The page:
MediaWatch: February 1989
Table of Contents:
- MediaWatch: February 1989
- Study: Skewing Ronald Reagan's Legacy
- NewsBites: The Evening News Gurus
- Revolving Door: No Longer Speaking for the Speaker
- Abortion Distortion
- The Real Scoop On Koop
- Underwriting the Urban League
- Overtown Overtures
- Reporters Blast Reagan
- Janet Cooke Award: Reagan Bashing: ABC News
The January 9 decision by the Supreme Court to rule on a Missouri abortion law and the January 23 March for Life marking the 16th anniversary of Roe vs. Wade provided ample opportunity for national news outlets to weigh in on the divisive issue. A survey of the four networks, The New York Times, The Washington Post, USA Today, and The Wall Street Journal at the time of the two developments confirmed the results of last month's MediaWatch Study.
Reporters used the term "anti-abortion" 42 times, but "pro-life" just six times. Identifying the other side, they used "pro-choice" 29 times but never once tagged abortion proponents "pro-abortion." USA Today reporter Judy Keen's labeling mirrored the media's general pattern. She opened her January 24 article this way: "As anti-abortion activists marched on Washington Monday, pro-choice advocates prepared for grass-roots battle."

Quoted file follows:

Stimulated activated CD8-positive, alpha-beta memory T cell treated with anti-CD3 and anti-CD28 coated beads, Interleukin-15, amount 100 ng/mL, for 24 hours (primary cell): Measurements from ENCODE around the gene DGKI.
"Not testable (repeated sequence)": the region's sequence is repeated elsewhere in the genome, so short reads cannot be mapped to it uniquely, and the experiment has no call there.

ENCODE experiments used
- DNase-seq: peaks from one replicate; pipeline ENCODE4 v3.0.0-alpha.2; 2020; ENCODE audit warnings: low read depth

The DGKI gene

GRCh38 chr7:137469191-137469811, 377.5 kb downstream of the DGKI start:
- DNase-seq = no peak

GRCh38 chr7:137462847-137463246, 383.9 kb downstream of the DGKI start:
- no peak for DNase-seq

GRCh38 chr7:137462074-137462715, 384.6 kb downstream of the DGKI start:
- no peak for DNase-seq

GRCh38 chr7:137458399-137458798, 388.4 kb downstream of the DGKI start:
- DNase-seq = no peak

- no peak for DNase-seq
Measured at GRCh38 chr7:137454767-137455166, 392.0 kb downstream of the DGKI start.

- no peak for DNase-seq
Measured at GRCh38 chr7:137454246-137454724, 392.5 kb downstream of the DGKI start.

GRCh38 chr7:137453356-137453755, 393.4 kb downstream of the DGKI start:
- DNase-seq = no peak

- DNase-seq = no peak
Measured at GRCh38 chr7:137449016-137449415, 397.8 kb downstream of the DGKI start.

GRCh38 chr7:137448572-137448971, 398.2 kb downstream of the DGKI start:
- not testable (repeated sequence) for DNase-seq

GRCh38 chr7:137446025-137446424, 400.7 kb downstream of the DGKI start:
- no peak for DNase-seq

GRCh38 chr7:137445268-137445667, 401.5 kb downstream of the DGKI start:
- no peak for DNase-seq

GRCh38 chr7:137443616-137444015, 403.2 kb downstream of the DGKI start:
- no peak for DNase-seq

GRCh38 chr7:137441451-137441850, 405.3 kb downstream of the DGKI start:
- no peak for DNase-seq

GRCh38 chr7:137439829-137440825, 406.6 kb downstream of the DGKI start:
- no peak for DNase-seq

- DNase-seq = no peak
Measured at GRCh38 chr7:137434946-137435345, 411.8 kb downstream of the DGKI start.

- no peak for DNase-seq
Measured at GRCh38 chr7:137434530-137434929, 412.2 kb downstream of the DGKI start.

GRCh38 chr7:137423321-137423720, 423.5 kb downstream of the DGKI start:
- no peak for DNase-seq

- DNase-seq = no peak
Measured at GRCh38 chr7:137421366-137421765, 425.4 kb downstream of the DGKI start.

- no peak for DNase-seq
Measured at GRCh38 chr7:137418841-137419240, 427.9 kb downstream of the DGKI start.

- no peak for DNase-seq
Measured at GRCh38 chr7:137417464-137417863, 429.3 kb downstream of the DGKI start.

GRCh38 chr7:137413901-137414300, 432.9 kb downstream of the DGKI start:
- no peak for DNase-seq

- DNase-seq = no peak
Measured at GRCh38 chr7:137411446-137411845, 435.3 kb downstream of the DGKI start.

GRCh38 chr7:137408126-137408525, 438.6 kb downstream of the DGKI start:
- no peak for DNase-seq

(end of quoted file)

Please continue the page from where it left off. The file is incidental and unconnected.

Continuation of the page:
On PrimeNews the night before, CNN's Candy Crowley referred to "anti-abortion activists" who hope the Supreme Court's Missouri decision "will be the beginning of the end to abortion," but cautioned: "pro-choice advocates fear it will mean a return to back alley abortions." CNN proved to be the most unfair, issuing nine "pro-choice" tags and the same number of "anti-abortion" ones. ABC's Richard Threlkeld stood out as impartial: on two occasions he dubbed each side their label of choice.
Despite the fact pro-life spokesmen were quoted more often (52%) than pro-choice ones (48%) overall, several reports were lop-sided in favor of abortion proponents. On Jan. 22, CNN's Cynthia Tournquist gave the least balanced story, giving pro-choicers two times more airtime as well as calling supporters of abortion "pro-choice" three times and opponents "anti-abortion" twice.
But even if they refrained from the "anti-abortion" label and offered abortion opponents equal time to defend their cause, some reporters did all they could to discredit the pro-life cause. On Jan. 9, CBS' Richard Roth referred to pro-life forces as "a strong and vocal minority [which] has insisted its voice be heard."
After giving time to a former Roe vs. Wade attorney to express her discontent, Roth concluded: "Her point is it wasn't just abortion decided 16 years ago, it was the launching of what amounted to an abortion revolution."